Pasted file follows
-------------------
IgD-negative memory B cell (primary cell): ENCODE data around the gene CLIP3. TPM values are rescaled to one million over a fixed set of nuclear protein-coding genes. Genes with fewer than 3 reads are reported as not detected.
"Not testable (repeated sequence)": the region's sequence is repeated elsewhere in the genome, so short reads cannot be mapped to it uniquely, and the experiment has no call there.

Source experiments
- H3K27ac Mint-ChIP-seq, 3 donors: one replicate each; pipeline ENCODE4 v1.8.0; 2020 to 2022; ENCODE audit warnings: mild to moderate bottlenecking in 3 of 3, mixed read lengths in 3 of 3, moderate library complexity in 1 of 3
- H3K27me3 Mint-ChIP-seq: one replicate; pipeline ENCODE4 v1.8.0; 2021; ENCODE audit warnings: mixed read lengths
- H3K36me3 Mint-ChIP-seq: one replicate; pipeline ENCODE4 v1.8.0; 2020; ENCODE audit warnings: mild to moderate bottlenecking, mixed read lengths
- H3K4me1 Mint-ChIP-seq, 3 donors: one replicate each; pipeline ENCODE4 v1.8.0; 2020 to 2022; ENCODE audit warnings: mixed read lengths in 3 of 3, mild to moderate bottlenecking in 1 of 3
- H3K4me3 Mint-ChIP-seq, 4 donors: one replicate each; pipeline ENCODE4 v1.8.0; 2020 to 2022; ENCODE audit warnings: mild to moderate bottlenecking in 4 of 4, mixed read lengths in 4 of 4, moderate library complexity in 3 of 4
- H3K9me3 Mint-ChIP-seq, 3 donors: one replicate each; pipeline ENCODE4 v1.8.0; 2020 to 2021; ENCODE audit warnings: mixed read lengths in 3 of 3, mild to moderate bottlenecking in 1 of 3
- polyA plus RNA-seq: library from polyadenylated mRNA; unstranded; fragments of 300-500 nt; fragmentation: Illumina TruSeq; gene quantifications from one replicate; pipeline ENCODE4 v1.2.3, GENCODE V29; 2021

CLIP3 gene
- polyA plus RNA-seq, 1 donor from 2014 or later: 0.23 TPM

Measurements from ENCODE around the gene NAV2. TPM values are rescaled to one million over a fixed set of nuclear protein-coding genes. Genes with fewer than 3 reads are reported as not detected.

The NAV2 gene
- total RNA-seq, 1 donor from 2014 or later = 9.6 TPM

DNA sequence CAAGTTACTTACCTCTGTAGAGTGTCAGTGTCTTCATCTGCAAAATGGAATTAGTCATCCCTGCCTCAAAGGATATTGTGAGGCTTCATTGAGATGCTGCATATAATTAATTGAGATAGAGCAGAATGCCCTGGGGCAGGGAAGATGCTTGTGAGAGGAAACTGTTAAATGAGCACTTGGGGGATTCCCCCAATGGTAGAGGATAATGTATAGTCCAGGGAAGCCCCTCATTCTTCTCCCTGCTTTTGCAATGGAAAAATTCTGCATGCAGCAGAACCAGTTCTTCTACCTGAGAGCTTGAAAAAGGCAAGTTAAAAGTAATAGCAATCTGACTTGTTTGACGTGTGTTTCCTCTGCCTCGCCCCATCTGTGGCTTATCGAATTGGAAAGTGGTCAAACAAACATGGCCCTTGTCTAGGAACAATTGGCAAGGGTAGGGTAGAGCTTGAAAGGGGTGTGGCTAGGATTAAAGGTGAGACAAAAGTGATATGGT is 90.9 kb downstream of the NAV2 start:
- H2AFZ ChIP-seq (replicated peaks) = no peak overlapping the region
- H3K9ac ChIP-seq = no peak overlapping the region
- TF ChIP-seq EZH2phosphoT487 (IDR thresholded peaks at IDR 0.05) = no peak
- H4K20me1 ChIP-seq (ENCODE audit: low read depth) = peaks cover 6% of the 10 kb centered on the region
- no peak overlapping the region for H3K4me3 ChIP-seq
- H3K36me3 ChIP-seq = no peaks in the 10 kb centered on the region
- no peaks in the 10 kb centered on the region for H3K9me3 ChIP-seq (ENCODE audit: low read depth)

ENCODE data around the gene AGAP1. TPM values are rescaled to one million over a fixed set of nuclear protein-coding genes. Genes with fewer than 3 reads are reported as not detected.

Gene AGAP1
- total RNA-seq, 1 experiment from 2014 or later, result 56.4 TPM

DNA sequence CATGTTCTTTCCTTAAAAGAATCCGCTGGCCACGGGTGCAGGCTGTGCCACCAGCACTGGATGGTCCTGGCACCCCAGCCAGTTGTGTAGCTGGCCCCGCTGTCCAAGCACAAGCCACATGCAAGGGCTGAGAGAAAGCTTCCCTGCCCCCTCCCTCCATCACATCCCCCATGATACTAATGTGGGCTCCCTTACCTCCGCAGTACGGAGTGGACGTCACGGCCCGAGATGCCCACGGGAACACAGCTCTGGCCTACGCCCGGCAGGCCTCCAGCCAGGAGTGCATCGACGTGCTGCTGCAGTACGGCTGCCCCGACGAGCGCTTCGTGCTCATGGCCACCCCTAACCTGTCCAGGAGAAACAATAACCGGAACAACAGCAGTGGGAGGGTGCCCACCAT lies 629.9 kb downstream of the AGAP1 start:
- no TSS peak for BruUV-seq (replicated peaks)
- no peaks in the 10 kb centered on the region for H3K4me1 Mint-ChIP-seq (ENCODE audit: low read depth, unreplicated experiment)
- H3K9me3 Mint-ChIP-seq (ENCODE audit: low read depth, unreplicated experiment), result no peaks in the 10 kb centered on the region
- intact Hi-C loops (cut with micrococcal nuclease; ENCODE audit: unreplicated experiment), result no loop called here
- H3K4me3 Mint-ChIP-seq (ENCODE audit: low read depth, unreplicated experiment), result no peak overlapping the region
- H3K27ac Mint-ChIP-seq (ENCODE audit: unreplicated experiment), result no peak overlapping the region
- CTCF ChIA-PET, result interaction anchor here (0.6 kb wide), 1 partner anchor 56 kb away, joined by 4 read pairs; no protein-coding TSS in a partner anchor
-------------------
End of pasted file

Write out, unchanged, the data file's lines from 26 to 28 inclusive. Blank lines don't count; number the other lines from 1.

- total RNA-seq, 1 experiment from 2014 or later, result 56.4 TPM

DNA sequence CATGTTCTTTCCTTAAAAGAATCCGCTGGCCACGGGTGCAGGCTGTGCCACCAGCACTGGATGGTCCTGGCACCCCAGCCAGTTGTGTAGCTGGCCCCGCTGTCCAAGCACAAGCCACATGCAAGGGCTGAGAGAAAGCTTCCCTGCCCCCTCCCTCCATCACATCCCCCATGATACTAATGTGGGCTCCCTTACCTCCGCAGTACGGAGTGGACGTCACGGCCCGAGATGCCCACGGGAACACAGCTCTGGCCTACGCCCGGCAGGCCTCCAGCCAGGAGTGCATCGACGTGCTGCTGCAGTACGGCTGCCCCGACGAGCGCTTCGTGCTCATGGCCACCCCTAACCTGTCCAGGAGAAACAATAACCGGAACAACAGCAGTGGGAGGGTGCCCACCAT lies 629.9 kb downstream of the AGAP1 start:
- no TSS peak for BruUV-seq (replicated peaks)